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Homework Help: Find the molecular mass of acid in acid base neutralization

  1. Sep 25, 2010 #1
    1. The problem statement, all variables and given/known data
    1.5000 g of diprotic weak acid H2A was dissolved in 100.00 mL volumetric flask.
    25.00 mL aliqouts of this solution was titrated with a monoprotic strong base NaOH (0.08000 M). The titre volume of NaOH was 40.00 mL. Calculate the molecular weight of H2A.


    2. Relevant equations
    N/A


    3. The attempt at a solution
    1 mole of H2A contains 2 moles of H+
    1 mole of NaOH contains 1 mole of OH-

    2CaVa = CbVb
    2 (Ca)(0.02500 L) = (0.0800 M)(0.04000L)
    Ca = 0.0640 M

    #moles of H2A = CaVa
    = (0.0640 M)(0.10000 L)
    = 0.00640 mol

    molecular mass of H2A = mass/# moles
    = 1.5000 g / 0.00640 mol
    = 234.375 g/mol

    My answer is 234.375 but something seems odd about it. Can anyone tell me if I missed something or did something wrong? Thanks!
     
    Last edited: Sep 26, 2010
  2. jcsd
  3. Sep 26, 2010 #2

    Borek

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    Staff: Mentor

    Question is - is that 2 in the correct place?
     
    Last edited by a moderator: Aug 13, 2013
  4. Sep 26, 2010 #3
    I've always been taught that the exponent in CaVa = CbVb equations is the number of moles of H+ ions or OH- ions which is why I put the 2 infront of the CaVa.

    Another time I attempted this question but I balanced the neutralization first.
    H2A + 2 NaOH --> 2 H2O + Na2A

    CaVa = 2 CbVb
    (Ca)(0.02500 L) = 2(0.0800 M)(0.04000L)
    Ca = 0.256 M

    #moles of H2A = CaVa
    = (0.256 M)(0.10000 L)
    = 0.0256 mol

    molecular mass of H2A = mass/# moles
    = 1.5000 g / 0.0256 mol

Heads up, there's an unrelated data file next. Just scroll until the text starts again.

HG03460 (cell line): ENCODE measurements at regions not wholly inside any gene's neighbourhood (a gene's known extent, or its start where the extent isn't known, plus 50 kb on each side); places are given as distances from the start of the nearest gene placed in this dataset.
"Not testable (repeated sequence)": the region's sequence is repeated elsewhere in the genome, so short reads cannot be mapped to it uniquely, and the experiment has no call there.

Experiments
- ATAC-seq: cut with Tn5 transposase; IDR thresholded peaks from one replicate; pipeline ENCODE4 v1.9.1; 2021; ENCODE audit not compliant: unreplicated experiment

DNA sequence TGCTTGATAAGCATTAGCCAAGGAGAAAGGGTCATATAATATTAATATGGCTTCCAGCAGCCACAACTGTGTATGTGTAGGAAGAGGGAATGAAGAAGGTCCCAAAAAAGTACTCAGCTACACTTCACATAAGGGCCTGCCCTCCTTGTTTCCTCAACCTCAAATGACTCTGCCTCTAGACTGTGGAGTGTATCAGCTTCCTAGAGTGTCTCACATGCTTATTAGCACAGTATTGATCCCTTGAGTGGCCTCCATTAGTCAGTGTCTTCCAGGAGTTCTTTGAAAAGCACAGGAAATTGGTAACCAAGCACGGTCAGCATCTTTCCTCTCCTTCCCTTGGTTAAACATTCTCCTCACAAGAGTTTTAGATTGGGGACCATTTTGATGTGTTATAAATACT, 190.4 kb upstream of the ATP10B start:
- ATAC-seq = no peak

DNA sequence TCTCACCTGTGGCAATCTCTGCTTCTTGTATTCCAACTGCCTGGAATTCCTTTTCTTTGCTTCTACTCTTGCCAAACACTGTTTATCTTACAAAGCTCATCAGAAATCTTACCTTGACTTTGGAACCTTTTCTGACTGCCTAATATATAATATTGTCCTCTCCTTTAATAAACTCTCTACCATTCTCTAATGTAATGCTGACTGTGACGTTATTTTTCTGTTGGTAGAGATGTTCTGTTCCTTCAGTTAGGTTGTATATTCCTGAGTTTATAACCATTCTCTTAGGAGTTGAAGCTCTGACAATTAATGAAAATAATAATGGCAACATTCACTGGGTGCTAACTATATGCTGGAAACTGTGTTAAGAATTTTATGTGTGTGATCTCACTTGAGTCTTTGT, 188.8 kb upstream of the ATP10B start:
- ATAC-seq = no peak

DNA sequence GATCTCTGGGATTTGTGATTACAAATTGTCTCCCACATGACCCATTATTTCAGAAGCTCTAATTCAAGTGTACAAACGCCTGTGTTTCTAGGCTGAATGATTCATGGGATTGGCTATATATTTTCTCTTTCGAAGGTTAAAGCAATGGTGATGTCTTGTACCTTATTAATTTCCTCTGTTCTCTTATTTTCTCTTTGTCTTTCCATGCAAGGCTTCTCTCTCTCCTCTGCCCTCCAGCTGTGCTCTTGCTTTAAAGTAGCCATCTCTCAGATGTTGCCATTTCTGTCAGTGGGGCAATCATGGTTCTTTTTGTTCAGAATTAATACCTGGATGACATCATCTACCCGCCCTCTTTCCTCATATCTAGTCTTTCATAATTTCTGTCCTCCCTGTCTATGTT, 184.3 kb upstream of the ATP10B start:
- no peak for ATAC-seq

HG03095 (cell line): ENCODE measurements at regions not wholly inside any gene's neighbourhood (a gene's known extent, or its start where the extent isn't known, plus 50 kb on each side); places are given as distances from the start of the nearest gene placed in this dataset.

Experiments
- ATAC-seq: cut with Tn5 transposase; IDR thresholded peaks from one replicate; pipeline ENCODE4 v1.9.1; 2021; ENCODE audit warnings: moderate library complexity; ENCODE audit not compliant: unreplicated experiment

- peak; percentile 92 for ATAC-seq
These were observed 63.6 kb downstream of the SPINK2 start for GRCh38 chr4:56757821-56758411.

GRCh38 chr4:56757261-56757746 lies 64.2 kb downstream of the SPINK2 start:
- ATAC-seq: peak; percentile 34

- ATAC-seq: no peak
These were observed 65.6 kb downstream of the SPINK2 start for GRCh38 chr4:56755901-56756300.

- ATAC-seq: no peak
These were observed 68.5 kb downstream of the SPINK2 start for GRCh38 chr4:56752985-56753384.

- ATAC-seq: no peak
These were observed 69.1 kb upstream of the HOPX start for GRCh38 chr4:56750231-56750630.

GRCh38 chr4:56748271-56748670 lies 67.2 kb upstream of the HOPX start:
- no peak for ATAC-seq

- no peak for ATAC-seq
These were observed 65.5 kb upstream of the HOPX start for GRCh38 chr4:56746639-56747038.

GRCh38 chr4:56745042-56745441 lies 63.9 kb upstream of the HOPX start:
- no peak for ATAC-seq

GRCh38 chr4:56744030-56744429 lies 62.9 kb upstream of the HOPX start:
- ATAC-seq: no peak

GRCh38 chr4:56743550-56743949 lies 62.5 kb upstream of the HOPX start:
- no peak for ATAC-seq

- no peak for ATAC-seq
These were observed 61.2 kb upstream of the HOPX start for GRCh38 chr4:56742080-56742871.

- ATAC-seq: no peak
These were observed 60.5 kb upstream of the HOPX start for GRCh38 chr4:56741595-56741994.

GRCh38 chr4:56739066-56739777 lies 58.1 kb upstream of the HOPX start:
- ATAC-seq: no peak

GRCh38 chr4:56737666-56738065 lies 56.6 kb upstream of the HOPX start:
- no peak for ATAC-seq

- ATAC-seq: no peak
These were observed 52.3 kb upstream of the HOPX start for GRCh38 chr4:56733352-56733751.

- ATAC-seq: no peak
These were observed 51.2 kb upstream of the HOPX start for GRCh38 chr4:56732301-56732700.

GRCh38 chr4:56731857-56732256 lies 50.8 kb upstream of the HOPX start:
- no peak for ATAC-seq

= 58.59 g/mol

    This answer seemed wrong too somehow. One of the questions that came up was that the acid we are neutralizing is a weak acid. 25mL of this weak acid was neutralized by 40mL of strong base. Shouldn't a weak acid take less base to neutralize?
     
    Last edited: Sep 26, 2010
  5. Sep 26, 2010 #4

    Borek

    User Avatar

    Staff: Mentor

    Exponent? I guess you mean stoichiometric coefficient. But you were right the first time, somehow I got it reversed.

    Now, the problem is - 0.00640 moles - is it whole 1.5 g sample?

    Strength of the acid has nothing to do with amount of base that it needs to be neutralized. It is all in stoichiometry.
     
  6. Sep 26, 2010 #5
    :eek: So sorry! Yes, I did mean the coefficient.

    So...I'm using the first attempt...

    2CaVa = CbVb
    2(Ca)(0.02500 L) = (0.0800 M)(0.04000L)
    Ca = 0.0640 M

    #moles of H2A = CaVa
    = (0.0640 M)(0.10000 L)
    = 0.00640 mol

    molecular mass of H2A = mass/# moles
    = 1.5000 g / 0.00640 mol
    = 234.375 g/mol

    So I found the molarity of the H2A that was neutralized. Because a 25.00 mL sample was taken from the 100.00 mL solution, the molarity stays the same. 1.5000 g made the 100.00 mL solution of H2A so I think the 0.00640 mol is the whole 1.5 g sample.
     
  7. Sep 26, 2010 #6

    Borek

    User Avatar

    Staff: Mentor

    have you titrated 100 mL aliquot?
     
  8. Sep 26, 2010 #7
    No, I have not titrated 100mL
     
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